In recent years 3D printing has become more widespread, and is increasingly becoming more cost-effective as the price of printers drops. This offers many benefits when it comes to producing military miniatures, as with much else, and there is a growing range of such figures and accessories from several manufacturers. A question that is often asked is why do we not include such figures on our site, and this page provides the full answer to that question.
In the early days of 3D printing we did begin to include such figures on our site, and these few can be seen on the Panzer vs Tanks listing page. The figures were great and we really liked them, but it soon became apparent that it is not appropriate for us to review them. One of the major advantages of 3D printing is that it can be very flexible. Essentially it is a print-on-demand service, where figures are only created when an order is placed. Many producers offer individual figures, and the customer can choose the quantities of each pose, and not pay for any that they do not want. Therefore the whole concept of a ‘set’ as understood for plastic figures has no meaning here, so such aspects as pose number would be redundant. It would be tedious in the extreme to review individual poses, especially as the range could be expanded at any time.
Another aspect of print-on-demand is that many manufacturers can incorporate special requests from customers. Sometimes the request will only require a small change to the file used to create the figure, which is terrific for the customer and good for the producer as they can satisfy their customer’s needs, but of course we cannot review such customised products. Equally, should we review a collection of poses, then any comments that we may make could cause the manufacturer to change the specification of the figures, should they agree with our observations. Even if they do not, it is an easy thing to make any change they wish at any time, which would immediately make our review out-of-date and somewhat pointless. Since manufacturers could make multiple changes over the lifetime of the product, no review could possibly keep abreast of these, and so could be positively misleading to the customer.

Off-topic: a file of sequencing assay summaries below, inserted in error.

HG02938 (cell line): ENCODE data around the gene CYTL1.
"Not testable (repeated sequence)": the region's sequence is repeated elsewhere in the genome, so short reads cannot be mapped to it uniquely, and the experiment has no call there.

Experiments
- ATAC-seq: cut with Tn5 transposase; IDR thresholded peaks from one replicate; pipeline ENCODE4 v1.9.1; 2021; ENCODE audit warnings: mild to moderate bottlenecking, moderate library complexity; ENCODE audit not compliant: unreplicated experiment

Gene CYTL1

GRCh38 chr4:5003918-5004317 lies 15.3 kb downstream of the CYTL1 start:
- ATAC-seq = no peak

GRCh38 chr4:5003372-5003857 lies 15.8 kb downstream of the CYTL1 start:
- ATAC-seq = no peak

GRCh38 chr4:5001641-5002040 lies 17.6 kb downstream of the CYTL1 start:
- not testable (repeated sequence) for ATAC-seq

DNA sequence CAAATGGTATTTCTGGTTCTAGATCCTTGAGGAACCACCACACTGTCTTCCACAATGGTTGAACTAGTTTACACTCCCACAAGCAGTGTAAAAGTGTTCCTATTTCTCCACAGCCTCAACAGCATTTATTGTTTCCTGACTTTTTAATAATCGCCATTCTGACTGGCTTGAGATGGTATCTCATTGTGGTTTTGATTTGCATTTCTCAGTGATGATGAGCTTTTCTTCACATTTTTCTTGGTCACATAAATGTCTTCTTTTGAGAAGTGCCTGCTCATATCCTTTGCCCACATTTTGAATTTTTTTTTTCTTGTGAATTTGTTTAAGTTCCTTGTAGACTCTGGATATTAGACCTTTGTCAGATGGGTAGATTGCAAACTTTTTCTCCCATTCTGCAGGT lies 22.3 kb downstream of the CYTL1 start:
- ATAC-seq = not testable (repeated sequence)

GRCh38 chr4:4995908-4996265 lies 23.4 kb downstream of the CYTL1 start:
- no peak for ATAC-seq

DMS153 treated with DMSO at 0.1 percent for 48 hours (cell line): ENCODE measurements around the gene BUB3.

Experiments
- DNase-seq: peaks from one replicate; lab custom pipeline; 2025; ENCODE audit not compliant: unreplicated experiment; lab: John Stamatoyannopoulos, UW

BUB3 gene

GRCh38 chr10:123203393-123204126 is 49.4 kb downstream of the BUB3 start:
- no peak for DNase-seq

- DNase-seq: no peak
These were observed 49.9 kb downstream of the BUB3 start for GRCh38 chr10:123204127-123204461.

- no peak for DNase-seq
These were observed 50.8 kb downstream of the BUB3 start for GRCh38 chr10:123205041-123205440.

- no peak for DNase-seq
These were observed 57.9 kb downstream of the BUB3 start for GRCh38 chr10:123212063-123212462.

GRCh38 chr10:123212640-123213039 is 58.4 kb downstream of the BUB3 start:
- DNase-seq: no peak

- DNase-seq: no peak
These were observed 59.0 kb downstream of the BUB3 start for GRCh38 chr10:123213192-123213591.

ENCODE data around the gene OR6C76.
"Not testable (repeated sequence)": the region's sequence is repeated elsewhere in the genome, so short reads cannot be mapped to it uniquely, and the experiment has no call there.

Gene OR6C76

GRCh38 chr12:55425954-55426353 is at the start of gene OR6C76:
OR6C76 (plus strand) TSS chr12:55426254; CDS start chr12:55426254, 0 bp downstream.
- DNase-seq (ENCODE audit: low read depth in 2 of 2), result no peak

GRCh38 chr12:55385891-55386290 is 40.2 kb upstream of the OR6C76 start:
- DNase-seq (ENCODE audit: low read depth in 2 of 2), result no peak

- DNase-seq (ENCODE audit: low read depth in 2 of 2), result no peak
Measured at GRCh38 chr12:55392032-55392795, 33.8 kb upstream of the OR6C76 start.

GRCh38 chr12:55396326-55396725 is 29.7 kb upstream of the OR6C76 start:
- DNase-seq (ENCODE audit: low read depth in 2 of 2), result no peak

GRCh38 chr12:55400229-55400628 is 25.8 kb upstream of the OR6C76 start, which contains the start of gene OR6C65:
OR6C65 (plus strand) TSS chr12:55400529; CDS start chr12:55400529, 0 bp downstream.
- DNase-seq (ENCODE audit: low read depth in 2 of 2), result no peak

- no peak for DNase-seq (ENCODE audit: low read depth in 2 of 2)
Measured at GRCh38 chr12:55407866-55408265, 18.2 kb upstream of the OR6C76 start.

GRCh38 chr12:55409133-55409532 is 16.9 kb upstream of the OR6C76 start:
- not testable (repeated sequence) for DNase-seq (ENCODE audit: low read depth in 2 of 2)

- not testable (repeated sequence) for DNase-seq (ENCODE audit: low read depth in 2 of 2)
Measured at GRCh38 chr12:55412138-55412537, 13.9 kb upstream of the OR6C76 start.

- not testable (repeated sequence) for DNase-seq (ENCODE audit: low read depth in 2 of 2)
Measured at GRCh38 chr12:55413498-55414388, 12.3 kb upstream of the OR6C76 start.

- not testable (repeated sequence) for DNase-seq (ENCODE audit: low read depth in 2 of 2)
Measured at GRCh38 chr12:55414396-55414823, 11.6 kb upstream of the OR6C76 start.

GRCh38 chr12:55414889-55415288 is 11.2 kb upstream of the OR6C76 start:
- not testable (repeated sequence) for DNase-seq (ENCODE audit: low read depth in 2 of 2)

The investment required to start making and selling 3D printed products is relatively low – certainly far lower than that required for traditional plastic figures, so it is attractive to individuals and small groups, who do not need to print boxes or create catalogues or websites – they can use sites such as eBay and Etsy to sell their range ‘loose’. This could mean that there is an almost unlimited array of such producers, and we simply do not have the resources to keep up with such a large market. For many years the volume of new plastic figure sets in this hobby has been tremendous, and certainly at such volumes we would not be able to offer equivalent coverage of the 3D printed output as well. At the time of writing, Russia’s invasion of Ukraine has meant a huge drop in new output, but in the future such production levels may return, and if that happens then our site will be very busy again.
So, with a much less structured means of production, an easily changeable product, and a potentially vast range available, 3D printing is an exciting development and should significantly boost the hobby in the years to come, perhaps even replacing traditional plastic sets entirely. However, as we have explained, such products do not make suitable material for reviews, hence they are not and never will be a part of our site.